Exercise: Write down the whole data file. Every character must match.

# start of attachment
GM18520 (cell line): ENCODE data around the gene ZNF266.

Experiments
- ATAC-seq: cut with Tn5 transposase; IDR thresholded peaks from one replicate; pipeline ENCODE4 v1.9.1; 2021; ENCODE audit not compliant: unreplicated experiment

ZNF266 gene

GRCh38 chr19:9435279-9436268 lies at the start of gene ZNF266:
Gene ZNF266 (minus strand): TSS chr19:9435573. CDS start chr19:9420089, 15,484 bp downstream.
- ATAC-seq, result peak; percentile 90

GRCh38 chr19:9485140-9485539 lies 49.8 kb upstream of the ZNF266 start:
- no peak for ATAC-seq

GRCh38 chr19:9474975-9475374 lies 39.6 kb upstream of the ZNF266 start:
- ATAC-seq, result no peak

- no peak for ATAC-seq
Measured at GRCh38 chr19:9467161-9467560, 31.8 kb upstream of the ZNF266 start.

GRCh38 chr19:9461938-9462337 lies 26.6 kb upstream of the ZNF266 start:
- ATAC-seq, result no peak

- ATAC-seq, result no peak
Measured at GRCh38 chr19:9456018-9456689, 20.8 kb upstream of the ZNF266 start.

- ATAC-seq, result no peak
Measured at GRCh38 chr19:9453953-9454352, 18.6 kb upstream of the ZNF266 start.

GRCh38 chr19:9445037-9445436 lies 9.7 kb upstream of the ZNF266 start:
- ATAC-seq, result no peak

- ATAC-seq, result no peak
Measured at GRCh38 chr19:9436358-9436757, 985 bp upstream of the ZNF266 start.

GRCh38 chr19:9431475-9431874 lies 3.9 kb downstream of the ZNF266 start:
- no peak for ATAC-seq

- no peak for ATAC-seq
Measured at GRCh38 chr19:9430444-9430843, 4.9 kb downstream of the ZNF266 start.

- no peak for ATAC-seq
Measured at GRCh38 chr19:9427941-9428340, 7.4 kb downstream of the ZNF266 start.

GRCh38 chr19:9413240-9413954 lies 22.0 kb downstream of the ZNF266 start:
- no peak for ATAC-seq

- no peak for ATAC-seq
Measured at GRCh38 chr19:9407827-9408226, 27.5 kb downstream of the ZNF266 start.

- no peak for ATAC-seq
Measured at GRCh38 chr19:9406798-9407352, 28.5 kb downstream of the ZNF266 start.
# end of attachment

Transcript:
GM18520 (cell line): ENCODE data around the gene ZNF266.

Experiments
- ATAC-seq: cut with Tn5 transposase; IDR thresholded peaks from one replicate; pipeline ENCODE4 v1.9.1; 2021; ENCODE audit not compliant: unreplicated experiment

ZNF266 gene

GRCh38 chr19:9435279-9436268 lies at the start of gene ZNF266:
Gene ZNF266 (minus strand): TSS chr19:9435573. CDS start chr19:9420089, 15,484 bp downstream.
- ATAC-seq, result peak; percentile 90

GRCh38 chr19:9485140-9485539 lies 49.8 kb upstream of the ZNF266 start:
- no peak for ATAC-seq

GRCh38 chr19:9474975-9475374 lies 39.6 kb upstream of the ZNF266 start:
- ATAC-seq, result no peak

- no peak for ATAC-seq
Measured at GRCh38 chr19:9467161-9467560, 31.8 kb upstream of the ZNF266 start.

GRCh38 chr19:9461938-9462337 lies 26.6 kb upstream of the ZNF266 start:
- ATAC-seq, result no peak

- ATAC-seq, result no peak
Measured at GRCh38 chr19:9456018-9456689, 20.8 kb upstream of the ZNF266 start.

- ATAC-seq, result no peak
Measured at GRCh38 chr19:9453953-9454352, 18.6 kb upstream of the ZNF266 start.

GRCh38 chr19:9445037-9445436 lies 9.7 kb upstream of the ZNF266 start:
- ATAC-seq, result no peak

- ATAC-seq, result no peak
Measured at GRCh38 chr19:9436358-9436757, 985 bp upstream of the ZNF266 start.

GRCh38 chr19:9431475-9431874 lies 3.9 kb downstream of the ZNF266 start:
- no peak for ATAC-seq

- no peak for ATAC-seq
Measured at GRCh38 chr19:9430444-9430843, 4.9 kb downstream of the ZNF266 start.

- no peak for ATAC-seq
Measured at GRCh38 chr19:9427941-9428340, 7.4 kb downstream of the ZNF266 start.

GRCh38 chr19:9413240-9413954 lies 22.0 kb downstream of the ZNF266 start:
- no peak for ATAC-seq

- no peak for ATAC-seq
Measured at GRCh38 chr19:9407827-9408226, 27.5 kb downstream of the ZNF266 start.

- no peak for ATAC-seq
Measured at GRCh38 chr19:9406798-9407352, 28.5 kb downstream of the ZNF266 start.